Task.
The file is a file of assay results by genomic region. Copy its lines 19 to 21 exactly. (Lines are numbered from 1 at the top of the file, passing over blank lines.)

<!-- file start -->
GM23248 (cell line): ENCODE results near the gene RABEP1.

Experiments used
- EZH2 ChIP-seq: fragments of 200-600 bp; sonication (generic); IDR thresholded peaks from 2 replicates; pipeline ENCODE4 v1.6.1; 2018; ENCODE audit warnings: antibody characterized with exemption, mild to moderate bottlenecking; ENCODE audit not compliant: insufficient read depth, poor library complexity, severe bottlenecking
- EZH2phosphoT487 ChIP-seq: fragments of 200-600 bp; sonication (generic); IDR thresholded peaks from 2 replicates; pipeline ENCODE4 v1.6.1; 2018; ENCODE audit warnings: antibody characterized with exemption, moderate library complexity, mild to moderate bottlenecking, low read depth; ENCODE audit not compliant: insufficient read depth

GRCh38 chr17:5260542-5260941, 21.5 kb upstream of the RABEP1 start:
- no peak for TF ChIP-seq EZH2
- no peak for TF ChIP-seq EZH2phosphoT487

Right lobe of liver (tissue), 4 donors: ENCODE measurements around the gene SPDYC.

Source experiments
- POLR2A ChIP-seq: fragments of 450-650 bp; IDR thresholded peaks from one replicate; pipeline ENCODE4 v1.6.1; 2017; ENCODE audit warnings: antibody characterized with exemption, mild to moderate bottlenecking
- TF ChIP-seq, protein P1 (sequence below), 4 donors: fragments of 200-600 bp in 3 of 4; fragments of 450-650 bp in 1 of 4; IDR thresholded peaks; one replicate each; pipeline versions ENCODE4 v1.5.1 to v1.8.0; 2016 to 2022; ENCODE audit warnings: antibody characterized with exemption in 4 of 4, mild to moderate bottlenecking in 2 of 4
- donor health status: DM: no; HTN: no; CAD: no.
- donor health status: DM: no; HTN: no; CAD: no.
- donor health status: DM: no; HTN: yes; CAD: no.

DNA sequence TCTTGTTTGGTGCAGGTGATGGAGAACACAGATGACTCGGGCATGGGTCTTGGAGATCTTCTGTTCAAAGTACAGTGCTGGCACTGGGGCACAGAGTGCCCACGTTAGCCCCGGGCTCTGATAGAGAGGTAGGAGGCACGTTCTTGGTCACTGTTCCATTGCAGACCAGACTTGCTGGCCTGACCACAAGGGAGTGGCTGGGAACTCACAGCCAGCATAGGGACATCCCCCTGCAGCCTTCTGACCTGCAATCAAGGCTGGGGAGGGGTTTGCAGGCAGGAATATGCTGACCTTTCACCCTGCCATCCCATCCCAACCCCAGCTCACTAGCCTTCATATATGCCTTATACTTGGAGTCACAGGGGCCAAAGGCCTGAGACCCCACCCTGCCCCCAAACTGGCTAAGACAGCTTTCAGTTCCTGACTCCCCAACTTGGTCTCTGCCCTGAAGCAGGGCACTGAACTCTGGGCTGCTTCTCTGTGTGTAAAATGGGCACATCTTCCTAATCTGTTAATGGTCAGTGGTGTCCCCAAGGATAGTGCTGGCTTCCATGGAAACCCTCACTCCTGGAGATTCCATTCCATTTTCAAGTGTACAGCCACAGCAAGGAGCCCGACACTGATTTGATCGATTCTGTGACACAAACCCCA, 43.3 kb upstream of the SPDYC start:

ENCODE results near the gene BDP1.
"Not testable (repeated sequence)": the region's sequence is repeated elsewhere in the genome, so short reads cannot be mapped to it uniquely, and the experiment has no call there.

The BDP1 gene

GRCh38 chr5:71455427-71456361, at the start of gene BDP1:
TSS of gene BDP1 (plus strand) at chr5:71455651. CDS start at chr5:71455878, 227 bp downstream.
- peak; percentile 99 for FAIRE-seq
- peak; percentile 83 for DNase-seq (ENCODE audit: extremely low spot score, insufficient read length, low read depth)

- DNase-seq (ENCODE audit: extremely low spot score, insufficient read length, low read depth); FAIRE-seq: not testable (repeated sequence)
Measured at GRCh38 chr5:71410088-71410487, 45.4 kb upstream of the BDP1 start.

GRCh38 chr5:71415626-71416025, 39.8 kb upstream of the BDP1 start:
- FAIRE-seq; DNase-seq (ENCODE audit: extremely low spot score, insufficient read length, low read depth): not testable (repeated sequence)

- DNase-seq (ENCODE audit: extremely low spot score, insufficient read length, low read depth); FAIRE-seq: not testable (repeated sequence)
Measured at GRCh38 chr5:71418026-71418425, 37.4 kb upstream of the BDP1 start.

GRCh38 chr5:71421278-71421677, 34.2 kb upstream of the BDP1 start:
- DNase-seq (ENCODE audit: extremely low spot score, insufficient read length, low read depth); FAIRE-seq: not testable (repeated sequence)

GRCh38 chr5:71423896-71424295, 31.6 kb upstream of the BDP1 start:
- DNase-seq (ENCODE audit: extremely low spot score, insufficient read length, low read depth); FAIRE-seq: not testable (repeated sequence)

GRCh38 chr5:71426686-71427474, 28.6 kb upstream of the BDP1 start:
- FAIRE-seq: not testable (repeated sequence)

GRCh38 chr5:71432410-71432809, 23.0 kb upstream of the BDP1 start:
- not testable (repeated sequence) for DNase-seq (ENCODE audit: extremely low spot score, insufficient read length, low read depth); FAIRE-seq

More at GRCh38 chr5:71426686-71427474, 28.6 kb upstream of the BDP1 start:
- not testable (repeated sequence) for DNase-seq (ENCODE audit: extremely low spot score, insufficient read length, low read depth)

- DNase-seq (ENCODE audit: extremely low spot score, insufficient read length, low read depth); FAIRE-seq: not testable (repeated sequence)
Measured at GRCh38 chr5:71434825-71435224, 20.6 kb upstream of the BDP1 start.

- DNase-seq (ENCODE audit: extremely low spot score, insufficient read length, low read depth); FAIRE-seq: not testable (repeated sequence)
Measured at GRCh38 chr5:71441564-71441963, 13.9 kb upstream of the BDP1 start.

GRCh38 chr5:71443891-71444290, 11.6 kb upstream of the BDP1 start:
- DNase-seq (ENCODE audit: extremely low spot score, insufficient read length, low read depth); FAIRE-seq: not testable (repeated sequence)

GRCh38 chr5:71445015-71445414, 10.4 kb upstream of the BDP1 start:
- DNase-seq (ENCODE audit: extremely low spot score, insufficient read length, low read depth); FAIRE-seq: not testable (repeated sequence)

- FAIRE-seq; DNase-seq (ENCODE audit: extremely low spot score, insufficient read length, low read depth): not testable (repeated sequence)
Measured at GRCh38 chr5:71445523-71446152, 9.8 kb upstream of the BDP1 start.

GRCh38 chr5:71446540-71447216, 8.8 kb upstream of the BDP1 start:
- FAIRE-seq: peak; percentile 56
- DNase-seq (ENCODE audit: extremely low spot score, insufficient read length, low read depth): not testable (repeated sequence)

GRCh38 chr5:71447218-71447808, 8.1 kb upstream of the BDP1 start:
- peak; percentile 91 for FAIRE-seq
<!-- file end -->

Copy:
GRCh38 chr5:71455427-71456361, at the start of gene BDP1:
TSS of gene BDP1 (plus strand) at chr5:71455651. CDS start at chr5:71455878, 227 bp downstream.
- peak; percentile 99 for FAIRE-seq